There was a brief entr'acte to allow for more drinking (although several annoying individuals couldn't wait, interrupting the quieter moments of the Adès with cha-ching), after which came Quartet No. 1 by Bedrich Smetana, dubbed "From My Life" (aka FML).
The piece was an autobiographical reflection by the composer, from first loves to the deafness of old age. The music itself is surprisingly light but came to life through Spektral's performance, concluding the concert with timid melancholy, poise and grace.
3 composers, 3 different journeys: Wolf went mad; Adès never found Arcadia; Smetana went deaf. An interesting use of programming, format, and venue that created a narrative out of 3 individual program pieces.
The real story, though, is the venue. If the medium is the message, then the venue is the medium. What does it say to see a string quartet music at Orchestra Hall versus the Empty Bottle? Do we want Classical music to be cool, and does that take away from it being loved and respected?
The meme going around Twitter these days is "#hipsterclassical", in which Tweeters invent quotes from hipster Classical music fans. This should sound like an oxymoron: Classical music is more about substance and structure, while hipsterism, a snobbish version of pop culture, is more about surface. A very timely blog post came my way from an ordinary-looking blogger with a vapid notion that we are forsaking substance for surface. Can't we have our cake and eat it too? Why can't Classical music be cool because of its substance?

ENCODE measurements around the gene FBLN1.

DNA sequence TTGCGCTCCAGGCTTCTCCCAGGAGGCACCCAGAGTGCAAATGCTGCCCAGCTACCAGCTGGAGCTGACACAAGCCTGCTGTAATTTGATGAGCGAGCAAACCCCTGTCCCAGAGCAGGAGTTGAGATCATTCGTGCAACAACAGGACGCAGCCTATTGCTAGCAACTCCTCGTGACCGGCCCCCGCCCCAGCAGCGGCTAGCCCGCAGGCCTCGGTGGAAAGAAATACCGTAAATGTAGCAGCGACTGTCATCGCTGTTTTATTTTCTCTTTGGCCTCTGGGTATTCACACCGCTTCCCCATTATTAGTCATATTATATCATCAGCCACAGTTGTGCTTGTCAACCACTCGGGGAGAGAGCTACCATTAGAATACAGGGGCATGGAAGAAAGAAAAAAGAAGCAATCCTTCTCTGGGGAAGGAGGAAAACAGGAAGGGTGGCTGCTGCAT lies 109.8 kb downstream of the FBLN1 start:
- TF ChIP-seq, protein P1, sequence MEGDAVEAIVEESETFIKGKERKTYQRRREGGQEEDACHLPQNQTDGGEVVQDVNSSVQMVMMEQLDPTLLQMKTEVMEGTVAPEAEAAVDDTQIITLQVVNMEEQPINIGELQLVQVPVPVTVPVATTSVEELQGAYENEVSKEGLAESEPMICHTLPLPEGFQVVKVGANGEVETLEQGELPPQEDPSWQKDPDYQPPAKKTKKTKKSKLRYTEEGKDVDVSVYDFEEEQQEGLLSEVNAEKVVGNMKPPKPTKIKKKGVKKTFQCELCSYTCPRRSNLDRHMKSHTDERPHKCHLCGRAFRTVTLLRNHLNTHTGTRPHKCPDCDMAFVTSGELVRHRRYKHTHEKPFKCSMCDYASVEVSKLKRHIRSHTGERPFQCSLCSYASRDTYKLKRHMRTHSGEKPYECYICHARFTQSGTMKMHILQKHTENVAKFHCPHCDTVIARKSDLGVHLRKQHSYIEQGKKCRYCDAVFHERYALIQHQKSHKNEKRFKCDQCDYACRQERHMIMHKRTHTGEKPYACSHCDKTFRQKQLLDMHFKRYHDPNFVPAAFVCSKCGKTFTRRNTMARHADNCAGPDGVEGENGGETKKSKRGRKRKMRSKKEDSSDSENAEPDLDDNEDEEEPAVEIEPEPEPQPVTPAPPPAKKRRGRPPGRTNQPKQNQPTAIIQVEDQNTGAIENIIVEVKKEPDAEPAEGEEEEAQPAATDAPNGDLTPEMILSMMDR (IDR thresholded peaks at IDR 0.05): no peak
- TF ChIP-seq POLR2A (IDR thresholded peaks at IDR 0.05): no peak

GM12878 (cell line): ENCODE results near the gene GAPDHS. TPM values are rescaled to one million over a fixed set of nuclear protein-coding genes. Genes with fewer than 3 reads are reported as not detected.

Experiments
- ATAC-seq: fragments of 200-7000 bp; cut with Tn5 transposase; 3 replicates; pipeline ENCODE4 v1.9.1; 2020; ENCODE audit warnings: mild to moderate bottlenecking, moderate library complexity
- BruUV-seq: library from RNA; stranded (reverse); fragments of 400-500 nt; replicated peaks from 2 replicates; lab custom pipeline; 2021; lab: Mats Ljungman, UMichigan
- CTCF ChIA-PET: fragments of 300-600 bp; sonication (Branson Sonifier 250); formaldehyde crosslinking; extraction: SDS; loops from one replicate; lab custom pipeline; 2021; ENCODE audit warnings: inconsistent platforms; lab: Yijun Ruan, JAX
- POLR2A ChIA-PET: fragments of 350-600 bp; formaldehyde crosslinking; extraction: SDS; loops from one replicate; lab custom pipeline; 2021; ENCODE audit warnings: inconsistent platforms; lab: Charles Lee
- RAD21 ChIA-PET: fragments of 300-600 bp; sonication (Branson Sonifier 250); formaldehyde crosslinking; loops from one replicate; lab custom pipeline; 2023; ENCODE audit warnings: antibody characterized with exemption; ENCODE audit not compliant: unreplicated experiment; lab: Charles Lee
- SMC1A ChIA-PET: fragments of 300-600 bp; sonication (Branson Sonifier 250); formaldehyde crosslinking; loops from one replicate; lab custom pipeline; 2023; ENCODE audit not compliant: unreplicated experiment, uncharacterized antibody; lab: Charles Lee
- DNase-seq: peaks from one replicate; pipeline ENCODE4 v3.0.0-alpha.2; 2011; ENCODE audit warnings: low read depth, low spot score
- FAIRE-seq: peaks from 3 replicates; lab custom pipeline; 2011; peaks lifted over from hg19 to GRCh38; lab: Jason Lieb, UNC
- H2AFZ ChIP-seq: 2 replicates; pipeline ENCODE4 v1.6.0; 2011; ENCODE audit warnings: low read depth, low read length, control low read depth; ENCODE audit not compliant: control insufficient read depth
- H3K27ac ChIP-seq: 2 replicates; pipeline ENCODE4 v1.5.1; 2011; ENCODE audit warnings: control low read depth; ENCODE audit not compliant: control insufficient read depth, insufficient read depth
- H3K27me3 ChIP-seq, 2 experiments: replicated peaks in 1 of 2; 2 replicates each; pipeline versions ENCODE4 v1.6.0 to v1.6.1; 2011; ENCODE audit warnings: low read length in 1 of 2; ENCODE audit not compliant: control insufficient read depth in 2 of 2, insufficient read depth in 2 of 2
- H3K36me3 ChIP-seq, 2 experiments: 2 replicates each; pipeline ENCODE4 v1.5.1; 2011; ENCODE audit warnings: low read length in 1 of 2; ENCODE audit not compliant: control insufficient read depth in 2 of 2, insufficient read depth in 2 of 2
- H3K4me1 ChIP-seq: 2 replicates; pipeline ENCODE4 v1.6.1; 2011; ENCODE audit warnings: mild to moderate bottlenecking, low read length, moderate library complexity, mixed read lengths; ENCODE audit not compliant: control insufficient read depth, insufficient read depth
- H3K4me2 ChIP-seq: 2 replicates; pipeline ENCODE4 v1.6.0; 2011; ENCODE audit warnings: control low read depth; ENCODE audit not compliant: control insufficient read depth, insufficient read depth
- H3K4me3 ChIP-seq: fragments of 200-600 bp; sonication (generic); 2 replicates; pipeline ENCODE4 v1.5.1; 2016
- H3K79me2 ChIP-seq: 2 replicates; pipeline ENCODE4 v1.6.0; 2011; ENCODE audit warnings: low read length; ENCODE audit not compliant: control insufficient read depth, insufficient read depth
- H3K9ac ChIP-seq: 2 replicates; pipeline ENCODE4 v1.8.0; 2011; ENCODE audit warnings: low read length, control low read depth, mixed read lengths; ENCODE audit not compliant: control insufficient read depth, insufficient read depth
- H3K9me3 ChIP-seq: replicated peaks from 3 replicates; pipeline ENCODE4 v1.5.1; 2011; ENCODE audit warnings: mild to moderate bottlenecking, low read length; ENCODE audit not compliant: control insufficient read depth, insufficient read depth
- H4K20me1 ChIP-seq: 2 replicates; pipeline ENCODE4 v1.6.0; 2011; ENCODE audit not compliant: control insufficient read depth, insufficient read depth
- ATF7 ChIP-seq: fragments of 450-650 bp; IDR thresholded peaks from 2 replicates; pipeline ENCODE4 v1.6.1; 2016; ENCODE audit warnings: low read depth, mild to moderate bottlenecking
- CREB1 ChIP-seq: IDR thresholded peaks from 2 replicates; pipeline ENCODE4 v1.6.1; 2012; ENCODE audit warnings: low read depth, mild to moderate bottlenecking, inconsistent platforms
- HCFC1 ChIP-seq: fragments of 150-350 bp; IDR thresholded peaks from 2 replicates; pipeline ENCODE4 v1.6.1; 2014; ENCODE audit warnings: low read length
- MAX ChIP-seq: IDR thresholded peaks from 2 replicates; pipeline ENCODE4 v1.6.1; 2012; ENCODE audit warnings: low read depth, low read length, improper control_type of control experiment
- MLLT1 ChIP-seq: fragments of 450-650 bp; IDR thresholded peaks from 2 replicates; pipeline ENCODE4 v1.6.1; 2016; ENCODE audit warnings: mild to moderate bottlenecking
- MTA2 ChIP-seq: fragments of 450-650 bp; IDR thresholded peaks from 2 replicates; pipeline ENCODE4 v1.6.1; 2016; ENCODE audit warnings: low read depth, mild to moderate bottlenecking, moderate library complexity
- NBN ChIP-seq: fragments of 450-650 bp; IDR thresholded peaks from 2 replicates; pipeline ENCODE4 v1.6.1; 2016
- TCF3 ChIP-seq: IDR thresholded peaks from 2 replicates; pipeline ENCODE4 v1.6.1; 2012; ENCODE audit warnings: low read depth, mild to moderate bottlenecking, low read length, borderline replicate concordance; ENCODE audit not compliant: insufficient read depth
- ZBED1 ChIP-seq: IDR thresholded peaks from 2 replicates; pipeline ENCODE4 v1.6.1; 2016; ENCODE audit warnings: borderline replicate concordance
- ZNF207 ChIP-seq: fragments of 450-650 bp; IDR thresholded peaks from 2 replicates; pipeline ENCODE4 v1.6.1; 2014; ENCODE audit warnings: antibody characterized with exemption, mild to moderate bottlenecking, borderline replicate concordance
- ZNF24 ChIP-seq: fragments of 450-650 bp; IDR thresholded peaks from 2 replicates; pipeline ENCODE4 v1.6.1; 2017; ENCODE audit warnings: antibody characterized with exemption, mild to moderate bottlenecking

As it is, there is a veneer to Classical music venues that makes it uncool. Tautologically, institutions are uncool; indie/DIY is cool. Cool isn't Quality, but it doesn't necessarily detract from it either. Institutions unwittingly send an uncool message, one that older generations are unaware of; said the fish, "What's water?" 
The Spektral Quartet navigated these troubled waters and delivered a precious cargo, including one real gem: cleverly packaged and attractive, cool but substantive. It was another  breath of new life in a grey world too long dormant. My high expectations were exceeded.
There remains the issue that venues like the Bottle aren't set up for non-amplified music. In fact, there's a sign behind the bar: "You're not too old; it's too loud. Earplugs $1." Except for a few delicate moments in the Adès, the sound was good; I was a little surprised. The room, however, didn't help the musicians much; the lack of resonance brought to the fore every slight imprecision and imperfect intonation. Fortunately, the quartet was of such a caliber that these moments were rare, but less polished groups should be wary.
The Spektral Quartet performs a handful of times between now and summer--mostly in more traditional venues. I would love to see more such narrated concerts; I already have a list in mind of non-musicians to invite.
[addendum, unrelated: if you haven't listened to Clay Shirky's TED talk on institutions and collaborations, do so here.]